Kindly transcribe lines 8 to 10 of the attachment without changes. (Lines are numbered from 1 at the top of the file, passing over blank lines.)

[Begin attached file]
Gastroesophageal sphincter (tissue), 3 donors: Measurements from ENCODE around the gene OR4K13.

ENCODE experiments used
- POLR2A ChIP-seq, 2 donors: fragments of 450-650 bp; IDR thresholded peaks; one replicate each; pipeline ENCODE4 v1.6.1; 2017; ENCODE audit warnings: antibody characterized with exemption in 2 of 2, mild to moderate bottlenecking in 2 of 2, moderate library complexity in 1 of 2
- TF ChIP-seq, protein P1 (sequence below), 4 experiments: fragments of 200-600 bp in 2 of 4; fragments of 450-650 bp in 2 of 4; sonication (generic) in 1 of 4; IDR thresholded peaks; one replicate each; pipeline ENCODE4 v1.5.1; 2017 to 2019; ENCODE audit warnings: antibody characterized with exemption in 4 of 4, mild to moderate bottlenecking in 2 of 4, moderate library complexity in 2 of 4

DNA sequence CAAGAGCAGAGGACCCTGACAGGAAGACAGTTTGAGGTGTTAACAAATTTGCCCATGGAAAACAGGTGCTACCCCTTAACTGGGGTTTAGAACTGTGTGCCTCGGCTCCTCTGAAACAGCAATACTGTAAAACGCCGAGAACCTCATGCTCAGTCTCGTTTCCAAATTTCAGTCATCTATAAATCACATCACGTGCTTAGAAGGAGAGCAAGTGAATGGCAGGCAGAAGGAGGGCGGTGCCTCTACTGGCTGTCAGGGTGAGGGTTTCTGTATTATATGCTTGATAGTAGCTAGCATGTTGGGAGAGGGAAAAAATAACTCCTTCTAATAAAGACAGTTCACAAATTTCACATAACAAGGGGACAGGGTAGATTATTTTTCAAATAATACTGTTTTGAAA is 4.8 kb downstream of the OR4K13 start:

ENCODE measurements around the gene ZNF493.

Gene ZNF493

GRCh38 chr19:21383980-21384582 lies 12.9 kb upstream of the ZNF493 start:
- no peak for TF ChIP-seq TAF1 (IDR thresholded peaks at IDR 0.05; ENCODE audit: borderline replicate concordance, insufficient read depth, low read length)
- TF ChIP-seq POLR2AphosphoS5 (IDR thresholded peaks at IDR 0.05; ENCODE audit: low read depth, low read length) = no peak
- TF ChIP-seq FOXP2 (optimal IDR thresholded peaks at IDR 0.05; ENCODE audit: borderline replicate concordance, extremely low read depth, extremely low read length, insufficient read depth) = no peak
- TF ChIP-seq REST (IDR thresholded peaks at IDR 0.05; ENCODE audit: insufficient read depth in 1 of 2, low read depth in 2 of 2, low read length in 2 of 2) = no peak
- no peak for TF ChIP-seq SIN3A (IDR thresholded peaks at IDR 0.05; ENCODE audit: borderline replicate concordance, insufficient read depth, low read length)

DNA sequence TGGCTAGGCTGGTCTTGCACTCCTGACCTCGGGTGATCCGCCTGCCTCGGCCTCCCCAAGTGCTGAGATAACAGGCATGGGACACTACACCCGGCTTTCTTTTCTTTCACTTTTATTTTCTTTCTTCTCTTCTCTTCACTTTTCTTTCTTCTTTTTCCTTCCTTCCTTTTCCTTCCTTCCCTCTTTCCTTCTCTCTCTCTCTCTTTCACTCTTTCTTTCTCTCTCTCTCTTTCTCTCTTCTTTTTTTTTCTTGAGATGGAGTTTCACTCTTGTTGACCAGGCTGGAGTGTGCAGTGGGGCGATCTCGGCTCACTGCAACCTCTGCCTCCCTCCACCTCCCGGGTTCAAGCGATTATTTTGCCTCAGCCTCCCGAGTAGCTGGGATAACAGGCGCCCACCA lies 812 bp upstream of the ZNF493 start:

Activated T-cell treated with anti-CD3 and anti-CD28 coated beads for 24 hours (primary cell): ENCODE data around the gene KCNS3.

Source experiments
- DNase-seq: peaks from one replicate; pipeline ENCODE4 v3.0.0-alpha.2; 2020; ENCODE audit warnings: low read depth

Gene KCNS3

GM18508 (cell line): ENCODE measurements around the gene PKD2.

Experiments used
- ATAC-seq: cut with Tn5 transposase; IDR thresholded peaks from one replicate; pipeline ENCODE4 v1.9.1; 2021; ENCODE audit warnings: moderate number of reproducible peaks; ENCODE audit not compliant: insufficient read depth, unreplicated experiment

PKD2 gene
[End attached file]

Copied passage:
GRCh38 chr19:21383980-21384582 lies 12.9 kb upstream of the ZNF493 start:
- no peak for TF ChIP-seq TAF1 (IDR thresholded peaks at IDR 0.05; ENCODE audit: borderline replicate concordance, insufficient read depth, low read length)
- TF ChIP-seq POLR2AphosphoS5 (IDR thresholded peaks at IDR 0.05; ENCODE audit: low read depth, low read length) = no peak